The Magical Efficacy of Peelander-Z

Peelander-Z stormed in with their infectious fun-driven insanity at the Camel in Richmond, Virginia on November 7, 2007. Self-labeled as “Japanese action comic punk,” the New-York-based trio invigorated the socially sleepy downtown Richmond only a few blocks away from the iconic confederate hero Robert E Lee statue, one of the most visible structures in the city. Richmond’s cultural landscape may not be as dormant, regressive or even washed out as it seems above-ground. The presence of an anime punk band, to a large degree, resonates with the backdrop of Richmond as an East Coast hub of punk and hardcore that gave birth to GWAR. The aesthetic genealogy of Peelander-Z, to my knowledge, must have crossed that of GWAR somewhere along their outrageous ride of high-energy, raw sound and dramatic characterization.

“We are not American! We are not Japanese! We’re not even human! We are Peelander-Z!!!!” [All vocal gestures by Peelander-Z reverberated with exclamations.] Proclaiming to be of an anime-derived outer-space species, Peelander-Z wore power-ranger-like polyester suites and played through a series of tune-driven segments interwoven with interactive routines such as audience call and response and human bowling. Peelander-Z demonstrated the “claw” and the audience responded with their “claw” back during opening tune “Mad Tiger.” Peelander-Red then dragged out a suitcase full of pots, pans, and drumsticks while inviting the audience members to join the band by making percussive sounds. Human Bowling, as one would imagine, was one Peelander member bowling his band member across the hall and into a set of bowling pins. Throughout the set, the drummer held up signs to cue the audience into responding with particular phrases, gestures or actions.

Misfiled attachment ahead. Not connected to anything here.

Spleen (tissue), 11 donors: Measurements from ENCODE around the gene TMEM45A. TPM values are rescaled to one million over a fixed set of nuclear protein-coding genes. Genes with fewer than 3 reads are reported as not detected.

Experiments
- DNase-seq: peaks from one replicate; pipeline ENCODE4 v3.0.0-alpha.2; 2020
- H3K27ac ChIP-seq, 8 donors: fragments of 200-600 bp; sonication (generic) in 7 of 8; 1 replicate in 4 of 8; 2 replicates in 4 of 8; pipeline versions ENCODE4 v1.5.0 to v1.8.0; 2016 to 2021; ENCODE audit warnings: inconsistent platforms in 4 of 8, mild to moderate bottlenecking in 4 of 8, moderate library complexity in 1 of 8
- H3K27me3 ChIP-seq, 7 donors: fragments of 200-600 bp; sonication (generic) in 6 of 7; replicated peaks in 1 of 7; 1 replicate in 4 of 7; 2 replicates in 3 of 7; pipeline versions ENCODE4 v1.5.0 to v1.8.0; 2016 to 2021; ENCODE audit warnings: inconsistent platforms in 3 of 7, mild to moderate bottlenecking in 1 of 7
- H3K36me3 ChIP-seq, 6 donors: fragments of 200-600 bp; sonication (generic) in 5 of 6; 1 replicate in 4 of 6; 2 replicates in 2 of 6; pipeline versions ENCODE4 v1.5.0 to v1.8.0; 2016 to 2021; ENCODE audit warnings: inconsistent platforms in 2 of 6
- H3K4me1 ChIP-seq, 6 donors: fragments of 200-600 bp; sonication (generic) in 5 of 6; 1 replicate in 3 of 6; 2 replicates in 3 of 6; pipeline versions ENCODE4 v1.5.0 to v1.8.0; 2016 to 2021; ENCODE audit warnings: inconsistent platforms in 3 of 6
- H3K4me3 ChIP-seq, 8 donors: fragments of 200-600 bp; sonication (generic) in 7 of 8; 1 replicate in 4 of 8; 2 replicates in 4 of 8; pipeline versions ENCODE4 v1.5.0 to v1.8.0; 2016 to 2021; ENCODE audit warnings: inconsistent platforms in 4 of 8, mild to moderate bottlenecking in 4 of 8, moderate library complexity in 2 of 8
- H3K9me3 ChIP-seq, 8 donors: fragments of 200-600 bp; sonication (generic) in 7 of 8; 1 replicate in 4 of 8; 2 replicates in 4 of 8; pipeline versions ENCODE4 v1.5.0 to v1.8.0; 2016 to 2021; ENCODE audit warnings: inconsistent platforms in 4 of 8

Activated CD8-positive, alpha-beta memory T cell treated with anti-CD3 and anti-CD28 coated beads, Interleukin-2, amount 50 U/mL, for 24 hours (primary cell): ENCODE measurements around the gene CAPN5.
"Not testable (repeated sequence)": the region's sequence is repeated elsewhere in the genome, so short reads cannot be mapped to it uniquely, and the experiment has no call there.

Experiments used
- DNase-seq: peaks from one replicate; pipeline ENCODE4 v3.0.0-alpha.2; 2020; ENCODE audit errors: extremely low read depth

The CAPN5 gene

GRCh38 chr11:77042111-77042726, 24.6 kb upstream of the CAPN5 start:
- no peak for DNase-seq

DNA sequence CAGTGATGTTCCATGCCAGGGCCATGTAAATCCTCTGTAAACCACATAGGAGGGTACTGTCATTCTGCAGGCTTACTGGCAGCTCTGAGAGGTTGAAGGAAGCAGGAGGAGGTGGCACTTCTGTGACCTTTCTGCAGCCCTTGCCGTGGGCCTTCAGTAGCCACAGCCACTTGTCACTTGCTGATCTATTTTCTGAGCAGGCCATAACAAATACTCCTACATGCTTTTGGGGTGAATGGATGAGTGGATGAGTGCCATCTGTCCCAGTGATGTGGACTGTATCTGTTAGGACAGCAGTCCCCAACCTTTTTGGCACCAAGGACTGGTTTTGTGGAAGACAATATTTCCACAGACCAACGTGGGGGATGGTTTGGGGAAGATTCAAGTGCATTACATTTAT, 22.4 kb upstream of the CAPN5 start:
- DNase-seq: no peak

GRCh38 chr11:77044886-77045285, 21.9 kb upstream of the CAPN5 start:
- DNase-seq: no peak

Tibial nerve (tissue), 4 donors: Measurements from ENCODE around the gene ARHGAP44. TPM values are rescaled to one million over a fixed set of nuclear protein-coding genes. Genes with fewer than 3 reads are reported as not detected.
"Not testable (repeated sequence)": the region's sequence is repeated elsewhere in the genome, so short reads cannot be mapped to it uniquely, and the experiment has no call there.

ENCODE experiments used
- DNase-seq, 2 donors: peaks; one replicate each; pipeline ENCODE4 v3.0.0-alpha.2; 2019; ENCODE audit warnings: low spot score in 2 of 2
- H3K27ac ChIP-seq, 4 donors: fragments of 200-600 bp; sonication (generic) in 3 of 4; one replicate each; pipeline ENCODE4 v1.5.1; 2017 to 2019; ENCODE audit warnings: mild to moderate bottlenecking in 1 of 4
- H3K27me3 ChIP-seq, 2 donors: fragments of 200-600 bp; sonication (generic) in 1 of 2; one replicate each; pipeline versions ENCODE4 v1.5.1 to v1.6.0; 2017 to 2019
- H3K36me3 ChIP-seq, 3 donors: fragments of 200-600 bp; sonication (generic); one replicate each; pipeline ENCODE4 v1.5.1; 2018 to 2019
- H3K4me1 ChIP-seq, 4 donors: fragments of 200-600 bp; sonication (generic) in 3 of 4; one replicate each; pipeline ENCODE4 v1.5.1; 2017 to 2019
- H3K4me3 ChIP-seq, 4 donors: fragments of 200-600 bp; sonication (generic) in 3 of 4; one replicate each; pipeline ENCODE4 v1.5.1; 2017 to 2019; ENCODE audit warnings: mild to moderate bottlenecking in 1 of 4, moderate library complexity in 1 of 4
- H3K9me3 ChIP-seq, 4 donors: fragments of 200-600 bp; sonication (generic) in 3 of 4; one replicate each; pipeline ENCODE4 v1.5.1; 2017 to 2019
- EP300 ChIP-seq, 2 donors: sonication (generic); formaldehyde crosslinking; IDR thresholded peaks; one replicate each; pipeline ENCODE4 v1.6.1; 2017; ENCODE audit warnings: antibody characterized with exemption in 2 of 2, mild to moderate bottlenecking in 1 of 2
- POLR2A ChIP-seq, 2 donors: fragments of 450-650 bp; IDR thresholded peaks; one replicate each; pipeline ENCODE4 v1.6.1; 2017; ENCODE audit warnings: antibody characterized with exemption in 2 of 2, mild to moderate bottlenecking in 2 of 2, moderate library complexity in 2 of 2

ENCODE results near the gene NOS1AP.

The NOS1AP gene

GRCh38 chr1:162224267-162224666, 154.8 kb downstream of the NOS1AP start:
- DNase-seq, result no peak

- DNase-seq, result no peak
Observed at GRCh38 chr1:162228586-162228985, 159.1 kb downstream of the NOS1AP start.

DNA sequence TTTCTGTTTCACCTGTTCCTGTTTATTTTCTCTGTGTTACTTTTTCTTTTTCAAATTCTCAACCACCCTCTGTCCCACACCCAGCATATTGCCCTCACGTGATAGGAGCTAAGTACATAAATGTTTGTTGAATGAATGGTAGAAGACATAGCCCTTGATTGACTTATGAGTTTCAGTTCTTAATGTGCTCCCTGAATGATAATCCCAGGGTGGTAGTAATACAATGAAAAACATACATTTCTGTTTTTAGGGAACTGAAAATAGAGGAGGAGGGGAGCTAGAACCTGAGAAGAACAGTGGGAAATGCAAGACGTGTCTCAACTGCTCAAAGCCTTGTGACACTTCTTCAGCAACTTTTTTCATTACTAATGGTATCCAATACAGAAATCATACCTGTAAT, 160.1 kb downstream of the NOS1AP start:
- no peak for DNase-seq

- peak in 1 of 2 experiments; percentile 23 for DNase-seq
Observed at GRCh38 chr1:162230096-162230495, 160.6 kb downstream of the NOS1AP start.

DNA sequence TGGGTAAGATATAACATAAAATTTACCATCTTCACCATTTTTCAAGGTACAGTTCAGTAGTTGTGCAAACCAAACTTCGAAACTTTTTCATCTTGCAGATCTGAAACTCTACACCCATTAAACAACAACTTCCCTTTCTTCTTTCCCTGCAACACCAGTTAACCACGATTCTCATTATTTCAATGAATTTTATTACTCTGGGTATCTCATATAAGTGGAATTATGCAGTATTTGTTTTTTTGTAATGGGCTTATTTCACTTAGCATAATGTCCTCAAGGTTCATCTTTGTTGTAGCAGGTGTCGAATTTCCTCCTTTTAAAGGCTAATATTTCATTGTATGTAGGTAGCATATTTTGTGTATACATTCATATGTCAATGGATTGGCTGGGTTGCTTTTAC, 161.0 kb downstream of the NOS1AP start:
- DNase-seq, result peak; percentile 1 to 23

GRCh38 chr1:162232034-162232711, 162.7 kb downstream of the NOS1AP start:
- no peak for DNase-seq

The audience, comprised of mostly 20-or-30-something White Americans with punk-inflected apparel (tapered jeans and canvas Vans), got wild, dirty, and down with Peelander-Z. The women especially went nuts during the interactive breakdown sessions. I saw three girls in their early teens with their fathers, who had on autographed Peelander-Z Tshirts. Even the audience members most unfamiliar with the band felt connected to be participants.

Peelander-Z’s interactive techniques demonstrate an impeccable and unexpected synthesis between elements from punk, anime, and Japanese/Asian game shows (popular in East Asia. The premise of these show is for audience to interact with celebrity icons). There is something mysterious and almost ritualistic about Peelander-Z’s live shows. I shed all my skepticism and inhibition after their “Mad Tiger Claw” warmup. Their power of conjuring up immediacy, liveness, and interactivity is shamanistic – perhaps more efficacious than the folk evocation of personal sincerity and social intimacy.

How about a Kodak moment with Peelander-Z? [more images]

1 comment:

Anonymous said...

They sure seem crazy as hell LOL! Looks like fun times!